Jan 02, 2017 09:55 AM EST
Carrie Fisher’s Death Is Not As Important As Education, Says Sumter Local
The world was shocked to hear the death of "Star Wars" Princess Leia Organa (Carrie Fisher), her mother Debbie Reynolds, and, as well as, pop singer super star George Michael.
Some social media users are already calling it the worst year ever because of a lot of celebrity deaths in 2016. Reports indicate that actress Carrie Fisher died of a heart attack, as shown in the CBS video below. Her mother Debbie Reynolds followed shortly. Some say she died of a broken heart.
Music Artist George Michael appear to have died of heart failure. The main cause is still unknown because results were inconclusive, as reported by The Rolling Stones. December did highlight celebrity deaths for 2016 but according to Graham Osteen, these are not as important as education.
Graham Osteen is an editor of The Sumter Item and he wrote in a column that he is tired of celebrity news in general, as reported by The Sumter Item. He calls out that there should be lesser celebrity worships and more focus on local education.
He details that celebrities' deaths or lives has gone to extremes because of celebrity worships by fans. Even the 2016 United States Presidential Election was a celebrity roller coaster ride. He describes it like it was a doomsday movie. Osteen indicates that there are tons of these information being delivered to every user in all directions.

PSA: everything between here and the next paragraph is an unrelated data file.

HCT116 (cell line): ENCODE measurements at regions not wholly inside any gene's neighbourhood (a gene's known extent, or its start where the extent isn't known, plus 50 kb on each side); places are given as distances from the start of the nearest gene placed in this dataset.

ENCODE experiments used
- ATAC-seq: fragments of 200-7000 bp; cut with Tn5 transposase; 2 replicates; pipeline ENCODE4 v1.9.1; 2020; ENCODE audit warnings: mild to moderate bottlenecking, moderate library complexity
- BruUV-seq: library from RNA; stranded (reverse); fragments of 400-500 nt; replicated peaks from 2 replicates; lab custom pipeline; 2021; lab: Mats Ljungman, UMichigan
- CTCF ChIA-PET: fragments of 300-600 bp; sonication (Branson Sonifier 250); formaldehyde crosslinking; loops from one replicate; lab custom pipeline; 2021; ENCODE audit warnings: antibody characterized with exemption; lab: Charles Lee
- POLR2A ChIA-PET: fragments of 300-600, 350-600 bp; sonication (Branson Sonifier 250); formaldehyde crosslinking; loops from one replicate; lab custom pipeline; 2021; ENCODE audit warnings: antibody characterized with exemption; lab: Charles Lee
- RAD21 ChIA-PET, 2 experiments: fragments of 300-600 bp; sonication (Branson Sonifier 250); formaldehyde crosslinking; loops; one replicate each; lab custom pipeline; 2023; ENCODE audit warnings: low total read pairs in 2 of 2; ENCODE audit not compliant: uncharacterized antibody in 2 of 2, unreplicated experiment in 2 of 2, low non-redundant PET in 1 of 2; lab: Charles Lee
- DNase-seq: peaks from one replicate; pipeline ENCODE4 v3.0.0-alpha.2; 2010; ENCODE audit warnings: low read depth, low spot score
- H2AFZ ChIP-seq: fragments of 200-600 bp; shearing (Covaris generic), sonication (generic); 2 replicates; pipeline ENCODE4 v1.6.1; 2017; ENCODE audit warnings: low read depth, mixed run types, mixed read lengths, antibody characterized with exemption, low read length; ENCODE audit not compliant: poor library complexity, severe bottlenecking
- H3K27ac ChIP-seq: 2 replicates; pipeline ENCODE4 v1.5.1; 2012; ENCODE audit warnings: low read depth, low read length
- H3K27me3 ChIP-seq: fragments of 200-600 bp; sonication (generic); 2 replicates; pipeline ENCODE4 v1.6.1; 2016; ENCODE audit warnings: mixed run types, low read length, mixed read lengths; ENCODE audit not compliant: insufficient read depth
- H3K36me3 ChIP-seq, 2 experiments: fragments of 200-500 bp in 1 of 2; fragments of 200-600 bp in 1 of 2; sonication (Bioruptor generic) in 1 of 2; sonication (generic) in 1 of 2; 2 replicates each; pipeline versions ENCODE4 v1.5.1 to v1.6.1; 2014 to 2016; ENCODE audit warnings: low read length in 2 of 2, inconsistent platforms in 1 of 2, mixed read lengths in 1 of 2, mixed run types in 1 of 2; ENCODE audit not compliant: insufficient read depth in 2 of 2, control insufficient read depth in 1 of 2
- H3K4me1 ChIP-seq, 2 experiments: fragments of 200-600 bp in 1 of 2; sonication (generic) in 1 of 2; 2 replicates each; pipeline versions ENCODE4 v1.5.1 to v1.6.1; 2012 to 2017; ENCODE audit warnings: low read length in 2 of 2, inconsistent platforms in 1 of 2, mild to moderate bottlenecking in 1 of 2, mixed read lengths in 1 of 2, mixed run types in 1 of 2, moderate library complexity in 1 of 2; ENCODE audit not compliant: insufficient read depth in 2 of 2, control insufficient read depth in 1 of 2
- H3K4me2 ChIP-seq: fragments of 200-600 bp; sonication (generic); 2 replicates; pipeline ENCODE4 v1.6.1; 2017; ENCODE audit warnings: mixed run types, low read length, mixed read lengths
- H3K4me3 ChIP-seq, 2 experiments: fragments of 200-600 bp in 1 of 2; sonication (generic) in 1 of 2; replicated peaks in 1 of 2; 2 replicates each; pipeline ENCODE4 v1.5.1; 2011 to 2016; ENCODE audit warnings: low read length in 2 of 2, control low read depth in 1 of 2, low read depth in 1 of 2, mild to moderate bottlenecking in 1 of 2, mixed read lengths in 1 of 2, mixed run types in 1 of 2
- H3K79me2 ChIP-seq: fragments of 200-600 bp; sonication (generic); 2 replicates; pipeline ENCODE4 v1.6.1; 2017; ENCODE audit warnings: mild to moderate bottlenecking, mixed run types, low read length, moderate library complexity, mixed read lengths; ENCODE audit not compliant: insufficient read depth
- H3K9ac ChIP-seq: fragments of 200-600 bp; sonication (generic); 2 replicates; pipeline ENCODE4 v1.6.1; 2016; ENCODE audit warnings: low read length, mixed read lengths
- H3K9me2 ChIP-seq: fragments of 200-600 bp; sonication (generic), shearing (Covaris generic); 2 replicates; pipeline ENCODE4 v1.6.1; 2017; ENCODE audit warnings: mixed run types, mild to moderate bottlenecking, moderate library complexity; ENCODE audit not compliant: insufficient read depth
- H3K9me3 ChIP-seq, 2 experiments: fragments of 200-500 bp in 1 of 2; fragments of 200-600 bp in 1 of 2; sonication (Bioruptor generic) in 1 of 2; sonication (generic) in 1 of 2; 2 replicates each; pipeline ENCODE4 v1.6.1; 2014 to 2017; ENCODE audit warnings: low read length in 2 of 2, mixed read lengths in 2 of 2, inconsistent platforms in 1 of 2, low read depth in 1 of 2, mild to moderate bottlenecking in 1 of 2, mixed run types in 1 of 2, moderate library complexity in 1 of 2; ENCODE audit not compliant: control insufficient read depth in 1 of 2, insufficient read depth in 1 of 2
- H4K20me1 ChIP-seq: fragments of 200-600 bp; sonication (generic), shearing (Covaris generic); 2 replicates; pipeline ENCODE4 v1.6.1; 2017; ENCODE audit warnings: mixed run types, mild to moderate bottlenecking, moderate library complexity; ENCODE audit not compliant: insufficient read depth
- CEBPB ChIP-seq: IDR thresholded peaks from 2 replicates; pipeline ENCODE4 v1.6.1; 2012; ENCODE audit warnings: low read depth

He implores everyone to focus on their communities. Instead of reading about celebrities, people should read meaningful news. He points to Sumter School District. The district is facing financial problems and it is going down hill.
With more and more celebrities making the local news, the financial health of the local school district is being buried. As an editor he puts out the questions to make people think. How did the school board let this happen? And what can be done?
Osteen hopes to see more support from the community and lesser focus on celebrities. For him, people can start by subscribing to local news and getting off Facebook. Supporting local journalism helps the community.
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